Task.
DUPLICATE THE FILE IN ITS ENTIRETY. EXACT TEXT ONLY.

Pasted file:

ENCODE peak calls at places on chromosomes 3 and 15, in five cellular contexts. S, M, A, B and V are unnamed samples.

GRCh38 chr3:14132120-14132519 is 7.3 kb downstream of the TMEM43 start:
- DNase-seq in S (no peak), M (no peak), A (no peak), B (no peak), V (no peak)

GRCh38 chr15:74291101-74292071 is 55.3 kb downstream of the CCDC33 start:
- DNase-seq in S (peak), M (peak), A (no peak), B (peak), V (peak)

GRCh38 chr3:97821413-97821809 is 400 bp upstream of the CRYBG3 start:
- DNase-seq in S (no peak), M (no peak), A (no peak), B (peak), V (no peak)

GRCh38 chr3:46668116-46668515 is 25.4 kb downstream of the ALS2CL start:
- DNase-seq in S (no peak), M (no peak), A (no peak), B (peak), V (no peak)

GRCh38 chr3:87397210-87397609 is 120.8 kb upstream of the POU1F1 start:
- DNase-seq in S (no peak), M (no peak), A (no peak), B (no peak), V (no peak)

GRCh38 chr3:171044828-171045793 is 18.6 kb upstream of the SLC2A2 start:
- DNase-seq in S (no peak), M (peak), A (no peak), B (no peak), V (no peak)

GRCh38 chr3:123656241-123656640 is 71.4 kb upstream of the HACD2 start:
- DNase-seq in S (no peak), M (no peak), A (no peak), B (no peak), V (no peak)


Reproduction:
ENCODE peak calls at places on chromosomes 3 and 15, in five cellular contexts. S, M, A, B and V are unnamed samples.

GRCh38 chr3:14132120-14132519 is 7.3 kb downstream of the TMEM43 start:
- DNase-seq in S (no peak), M (no peak), A (no peak), B (no peak), V (no peak)

GRCh38 chr15:74291101-74292071 is 55.3 kb downstream of the CCDC33 start:
- DNase-seq in S (peak), M (peak), A (no peak), B (peak), V (peak)

GRCh38 chr3:97821413-97821809 is 400 bp upstream of the CRYBG3 start:
- DNase-seq in S (no peak), M (no peak), A (no peak), B (peak), V (no peak)

GRCh38 chr3:46668116-46668515 is 25.4 kb downstream of the ALS2CL start:
- DNase-seq in S (no peak), M (no peak), A (no peak), B (peak), V (no peak)

GRCh38 chr3:87397210-87397609 is 120.8 kb upstream of the POU1F1 start:
- DNase-seq in S (no peak), M (no peak), A (no peak), B (no peak), V (no peak)

GRCh38 chr3:171044828-171045793 is 18.6 kb upstream of the SLC2A2 start:
- DNase-seq in S (no peak), M (peak), A (no peak), B (no peak), V (no peak)

GRCh38 chr3:123656241-123656640 is 71.4 kb upstream of the HACD2 start:
- DNase-seq in S (no peak), M (no peak), A (no peak), B (no peak), V (no peak)